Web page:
• Review retrospective and Mission notes from prior sessions

    • I keep these notes in the same repository as the project code
  • Ensure goals (I called this the “Mission”) for the upcoming session are clear

  • Send a link to the Zoom that we’ll be using (even if it’s the same one, people like/need the reminder)

    • I use my Ensembler tool to handle this for me, among other things

The Session

This is based on my experience with 90-105 minute-long sessions [I’ve found 105-115 minutes—just under 2 hours—better for groups that only get together once a week, or less, in order to remember and/or understand the context]. We cap the size to 5 active participants, with turn times of 5 minutes each.

We have two main roles: Driver and Navigator (as described above). When the turn is over (after the 5-minute timer has expired), the Navigator becomes the new Driver and the Driver goes back into the general crowd. [We now go the other way: Driver becomes Navigator, and Navigator returns to the crowd, as the Driver has the code already in their head/fingers.]

The Huddle

[Added details on The Huddle]

The starting Huddle is a way for the group to sync up and understand where things are and what the next task is. This is important as people haven’t seen the code for a week or more (or never!). Once the first Navigator agrees that they have a sense of what to do, the Huddle ends.

During the Ensemble, people can get lost, can disagree on which way to go, etc., and so anyone can call for a Huddle. The timer is stopped and discussion starts. It’s important to get back to the code, so if the discussion becomes too detailed (or too abstract!), it’s time to see if there’s enough understanding to take the next step, without worrying about the steps after that. As the saying goes, “discuss in code”! In other words, trying out an idea by writing actual code, is better at demonstrating what approach is better/worse than just talking about it.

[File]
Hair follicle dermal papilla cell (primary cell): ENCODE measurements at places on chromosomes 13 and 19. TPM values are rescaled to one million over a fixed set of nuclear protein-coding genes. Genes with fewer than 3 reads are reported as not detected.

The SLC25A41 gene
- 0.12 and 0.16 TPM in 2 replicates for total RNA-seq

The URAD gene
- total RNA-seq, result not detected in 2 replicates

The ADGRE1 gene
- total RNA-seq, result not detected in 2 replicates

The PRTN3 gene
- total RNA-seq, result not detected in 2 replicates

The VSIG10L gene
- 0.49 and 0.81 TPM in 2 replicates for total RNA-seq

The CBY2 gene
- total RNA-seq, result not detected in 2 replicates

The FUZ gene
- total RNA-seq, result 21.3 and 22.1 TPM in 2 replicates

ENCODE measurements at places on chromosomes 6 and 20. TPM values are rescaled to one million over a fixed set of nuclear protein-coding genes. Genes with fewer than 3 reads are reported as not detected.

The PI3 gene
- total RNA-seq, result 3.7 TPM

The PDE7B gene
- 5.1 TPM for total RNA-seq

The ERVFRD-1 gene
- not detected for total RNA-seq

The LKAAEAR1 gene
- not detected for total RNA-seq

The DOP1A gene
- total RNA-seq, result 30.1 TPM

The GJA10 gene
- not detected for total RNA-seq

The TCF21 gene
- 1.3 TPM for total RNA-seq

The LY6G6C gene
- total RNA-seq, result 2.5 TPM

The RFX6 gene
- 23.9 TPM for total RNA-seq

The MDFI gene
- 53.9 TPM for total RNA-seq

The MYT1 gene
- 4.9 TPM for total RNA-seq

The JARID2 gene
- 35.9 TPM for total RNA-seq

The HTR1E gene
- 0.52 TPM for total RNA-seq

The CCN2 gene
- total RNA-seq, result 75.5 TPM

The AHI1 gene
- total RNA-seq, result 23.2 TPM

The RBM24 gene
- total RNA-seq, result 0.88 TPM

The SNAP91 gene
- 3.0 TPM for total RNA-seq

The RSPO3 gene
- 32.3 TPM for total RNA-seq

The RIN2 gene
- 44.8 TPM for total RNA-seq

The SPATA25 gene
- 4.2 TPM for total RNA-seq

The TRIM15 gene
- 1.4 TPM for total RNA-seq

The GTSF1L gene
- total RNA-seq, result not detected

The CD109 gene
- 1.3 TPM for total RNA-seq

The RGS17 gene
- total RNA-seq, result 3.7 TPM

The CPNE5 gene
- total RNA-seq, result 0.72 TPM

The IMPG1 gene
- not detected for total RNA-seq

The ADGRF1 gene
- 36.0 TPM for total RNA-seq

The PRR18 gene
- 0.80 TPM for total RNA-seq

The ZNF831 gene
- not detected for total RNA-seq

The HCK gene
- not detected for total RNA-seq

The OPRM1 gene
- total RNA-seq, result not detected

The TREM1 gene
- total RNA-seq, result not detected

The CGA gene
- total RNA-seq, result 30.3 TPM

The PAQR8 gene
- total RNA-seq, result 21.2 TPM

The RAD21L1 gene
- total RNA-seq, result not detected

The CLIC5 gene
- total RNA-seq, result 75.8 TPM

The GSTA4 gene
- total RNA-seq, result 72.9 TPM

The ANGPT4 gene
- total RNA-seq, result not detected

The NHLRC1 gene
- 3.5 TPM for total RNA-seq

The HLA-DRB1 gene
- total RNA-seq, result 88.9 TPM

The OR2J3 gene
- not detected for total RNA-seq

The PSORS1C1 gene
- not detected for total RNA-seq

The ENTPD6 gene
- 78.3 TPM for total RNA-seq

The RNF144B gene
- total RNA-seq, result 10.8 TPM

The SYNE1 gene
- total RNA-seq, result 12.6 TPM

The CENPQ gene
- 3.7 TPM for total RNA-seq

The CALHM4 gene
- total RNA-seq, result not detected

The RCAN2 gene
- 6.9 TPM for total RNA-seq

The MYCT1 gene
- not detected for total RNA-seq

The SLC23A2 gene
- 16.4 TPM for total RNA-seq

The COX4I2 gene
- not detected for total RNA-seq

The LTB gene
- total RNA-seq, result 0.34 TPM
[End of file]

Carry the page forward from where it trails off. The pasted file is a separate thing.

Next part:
1. Introduce anyone who’s new

  2. Provide the mob timer link (if a separate one like mobti.me is used)

  3. Remind folks of any Code of Conduct

    • At a minimum, remind them that this is a learning experience and to be compassionate and curious
  4. Create (or update) a participants.txt file with the date, and start a list with the facilitator’s name as the 0th entry. For example:

    Session #10 - Friday, May 28, 2021
    0. Ted

    [I stopped putting my name as facilitator, and now it starts with the first participant.]

  5. Do one rotation by having each participant do the steps below when it’s their turn. The purpose of this exercise it to ensure everyone can share their screen, update their local copy of the repo, and push changes to the repo, as well as a check of their audio and font size. Doing it at the beginning means that it won’t interrupt the Ensemble’s flow during the actual work:

    1. Share their screen (I make sure that Zoom allows participants to “steal” or “grab” the screen sharing from the current sharer)

    2. Execute a mob start, once it completes…

    3. Type their name in the participants.txt file (if it doesn’t show up, or is missing other participants, you know something’s not quite right), e.g.:

      Participants from Ensemble #50 on March 4, 2022